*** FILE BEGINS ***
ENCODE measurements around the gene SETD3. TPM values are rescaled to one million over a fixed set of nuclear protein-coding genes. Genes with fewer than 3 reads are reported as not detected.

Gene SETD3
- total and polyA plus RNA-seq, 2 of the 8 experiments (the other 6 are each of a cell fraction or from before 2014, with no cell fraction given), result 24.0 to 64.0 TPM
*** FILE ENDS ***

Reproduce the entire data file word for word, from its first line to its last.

ENCODE measurements around the gene SETD3. TPM values are rescaled to one million over a fixed set of nuclear protein-coding genes. Genes with fewer than 3 reads are reported as not detected.

Gene SETD3
- total and polyA plus RNA-seq, 2 of the 8 experiments (the other 6 are each of a cell fraction or from before 2014, with no cell fraction given), result 24.0 to 64.0 TPM